BEIJING — Nine veteran activists and lawmakers in Hong Kong have been sentenced to prison terms of up to 18 months because of their participation in anti-government protests nearly two years ago.
Media mogul Jimmy Lai received one year in prison, while prominent lawyers Margaret Ng and Martin Lee received suspended sentences of 12 and 11 months respectively, meaning if they are not convicted of another crime in the next two years, they will not have to spend time behind bars. The heaviest sentence of 18 months was meted out to Lee Cheuk-yan, an activist and former lawmaker.
The nine are the most prominent figures in Hong Kong to be sent to prison thus far as Beijing mounts several waves of arrests in the aftermath of widespread protests against its control of the region. They were convicted earlier this month of participating in two unauthorized but peaceful protests in August 2019.
Those protests were part of a larger political movement that began peacefully and attracted record numbers of marchers from all walks of life in Hong Kong. But demonstrations occasionally turned violent, after Beijing and Hong Kong's chief executive, Carrie Lam, refused to budge on more far-reaching demands for democratic reform, such as the ability to directly vote for Hong Kong's next leader.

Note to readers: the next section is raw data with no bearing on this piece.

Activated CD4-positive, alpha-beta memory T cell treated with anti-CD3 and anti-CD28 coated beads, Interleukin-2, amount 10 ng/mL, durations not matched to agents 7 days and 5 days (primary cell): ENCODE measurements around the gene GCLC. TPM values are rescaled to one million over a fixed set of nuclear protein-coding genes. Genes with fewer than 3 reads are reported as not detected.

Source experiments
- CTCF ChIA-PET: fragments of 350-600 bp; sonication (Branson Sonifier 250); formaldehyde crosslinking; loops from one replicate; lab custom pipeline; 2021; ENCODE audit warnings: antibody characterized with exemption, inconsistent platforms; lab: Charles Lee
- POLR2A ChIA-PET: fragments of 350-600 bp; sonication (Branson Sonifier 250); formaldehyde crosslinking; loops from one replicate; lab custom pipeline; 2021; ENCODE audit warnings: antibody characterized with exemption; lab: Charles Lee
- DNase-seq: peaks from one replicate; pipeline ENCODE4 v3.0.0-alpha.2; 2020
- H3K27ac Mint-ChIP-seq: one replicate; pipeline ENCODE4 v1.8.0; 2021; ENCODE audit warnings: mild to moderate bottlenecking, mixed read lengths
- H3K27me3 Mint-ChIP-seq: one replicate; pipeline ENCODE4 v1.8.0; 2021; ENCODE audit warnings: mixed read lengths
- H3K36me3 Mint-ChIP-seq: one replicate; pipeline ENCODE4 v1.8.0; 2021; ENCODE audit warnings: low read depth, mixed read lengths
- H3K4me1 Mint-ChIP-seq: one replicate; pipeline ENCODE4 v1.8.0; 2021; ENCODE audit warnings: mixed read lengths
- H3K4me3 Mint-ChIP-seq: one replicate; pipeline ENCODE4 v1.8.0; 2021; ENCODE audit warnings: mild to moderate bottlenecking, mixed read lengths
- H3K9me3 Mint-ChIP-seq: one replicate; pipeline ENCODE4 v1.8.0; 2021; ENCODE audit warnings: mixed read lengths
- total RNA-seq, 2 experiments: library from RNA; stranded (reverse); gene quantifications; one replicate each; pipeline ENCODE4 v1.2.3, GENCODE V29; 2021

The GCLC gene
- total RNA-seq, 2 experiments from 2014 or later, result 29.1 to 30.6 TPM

Now, Beijing is enacting a series of new rules in Hong Kong to cement its hold and prevent future political opposition.
Since the protests ended early last year, China has expelled four opposition lawmakers from Hong Kong's legislature. Beijing then rammed through new rules that give it effective control over how the legislature and the region's chief executive are selected. Around 50 activists who pioneered a sweeping win for Hong Kong's pro-democratic parties and were strategizing to win bigger legislative elections have been arrested. A national security law, not yet a year old, has made political dissent effectively impossible.
"The law should give protection for rights, not take them away," said Margaret Ng, 73, a prominent lawyer, speaking before her sentencing.
Those sentenced are notable for not only their influence but their seniority. Eight out of the nine sentenced are over the age of 60, and all of them have, in various ways, shaped Hong Kong's political and legal landscape since it left British rule in 1997.
Also among those in court Friday were former lawmakers Au Nok-hin, Leung Kwok-hung, Leung Yiu-chung, Lee Cheuk-yan, Albert Ho and Cyd Ho.
More than 10,000 people have been arrested for their participation in 2019's protests. Most have been released on bail and have yet to be tried.
Three of those sentenced on Friday — Ng, Lee and lawmaker Ho — have been deemed by Chinese state media as part of the "Gang of Four," which Beijing sees as the primary orchestrators behind the mass demonstrations.